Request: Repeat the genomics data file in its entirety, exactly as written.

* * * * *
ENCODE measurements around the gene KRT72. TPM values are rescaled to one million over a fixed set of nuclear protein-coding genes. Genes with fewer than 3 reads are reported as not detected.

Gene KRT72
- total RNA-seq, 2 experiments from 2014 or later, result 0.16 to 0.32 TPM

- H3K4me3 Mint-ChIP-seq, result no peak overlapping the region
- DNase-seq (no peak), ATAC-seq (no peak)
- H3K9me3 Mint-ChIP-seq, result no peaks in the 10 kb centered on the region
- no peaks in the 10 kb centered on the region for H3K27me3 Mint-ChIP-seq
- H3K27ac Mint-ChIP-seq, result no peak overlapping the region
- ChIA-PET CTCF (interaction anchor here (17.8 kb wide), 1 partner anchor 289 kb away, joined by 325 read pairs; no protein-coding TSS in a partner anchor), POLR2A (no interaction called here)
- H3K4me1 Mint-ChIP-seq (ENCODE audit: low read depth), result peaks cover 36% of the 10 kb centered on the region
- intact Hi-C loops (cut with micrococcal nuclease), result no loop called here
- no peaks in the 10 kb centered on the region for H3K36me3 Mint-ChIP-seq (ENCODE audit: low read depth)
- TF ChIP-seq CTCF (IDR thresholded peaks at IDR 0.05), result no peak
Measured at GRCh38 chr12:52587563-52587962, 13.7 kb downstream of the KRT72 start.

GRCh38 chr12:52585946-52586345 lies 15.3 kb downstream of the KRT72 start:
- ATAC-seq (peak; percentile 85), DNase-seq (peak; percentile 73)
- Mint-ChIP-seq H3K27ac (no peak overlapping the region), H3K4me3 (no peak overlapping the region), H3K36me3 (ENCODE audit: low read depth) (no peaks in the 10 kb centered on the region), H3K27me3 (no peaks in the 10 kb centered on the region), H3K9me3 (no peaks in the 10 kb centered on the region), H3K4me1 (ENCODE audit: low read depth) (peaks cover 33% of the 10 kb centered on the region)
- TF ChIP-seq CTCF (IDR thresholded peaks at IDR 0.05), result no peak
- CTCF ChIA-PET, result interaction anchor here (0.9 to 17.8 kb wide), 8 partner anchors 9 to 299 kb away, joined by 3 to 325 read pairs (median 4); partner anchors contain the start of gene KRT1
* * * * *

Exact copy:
ENCODE measurements around the gene KRT72. TPM values are rescaled to one million over a fixed set of nuclear protein-coding genes. Genes with fewer than 3 reads are reported as not detected.

Gene KRT72
- total RNA-seq, 2 experiments from 2014 or later, result 0.16 to 0.32 TPM

- H3K4me3 Mint-ChIP-seq, result no peak overlapping the region
- DNase-seq (no peak), ATAC-seq (no peak)
- H3K9me3 Mint-ChIP-seq, result no peaks in the 10 kb centered on the region
- no peaks in the 10 kb centered on the region for H3K27me3 Mint-ChIP-seq
- H3K27ac Mint-ChIP-seq, result no peak overlapping the region
- ChIA-PET CTCF (interaction anchor here (17.8 kb wide), 1 partner anchor 289 kb away, joined by 325 read pairs; no protein-coding TSS in a partner anchor), POLR2A (no interaction called here)
- H3K4me1 Mint-ChIP-seq (ENCODE audit: low read depth), result peaks cover 36% of the 10 kb centered on the region
- intact Hi-C loops (cut with micrococcal nuclease), result no loop called here
- no peaks in the 10 kb centered on the region for H3K36me3 Mint-ChIP-seq (ENCODE audit: low read depth)
- TF ChIP-seq CTCF (IDR thresholded peaks at IDR 0.05), result no peak
Measured at GRCh38 chr12:52587563-52587962, 13.7 kb downstream of the KRT72 start.

GRCh38 chr12:52585946-52586345 lies 15.3 kb downstream of the KRT72 start:
- ATAC-seq (peak; percentile 85), DNase-seq (peak; percentile 73)
- Mint-ChIP-seq H3K27ac (no peak overlapping the region), H3K4me3 (no peak overlapping the region), H3K36me3 (ENCODE audit: low read depth) (no peaks in the 10 kb centered on the region), H3K27me3 (no peaks in the 10 kb centered on the region), H3K9me3 (no peaks in the 10 kb centered on the region), H3K4me1 (ENCODE audit: low read depth) (peaks cover 33% of the 10 kb centered on the region)
- TF ChIP-seq CTCF (IDR thresholded peaks at IDR 0.05), result no peak
- CTCF ChIA-PET, result interaction anchor here (0.9 to 17.8 kb wide), 8 partner anchors 9 to 299 kb away, joined by 3 to 325 read pairs (median 4); partner anchors contain the start of gene KRT1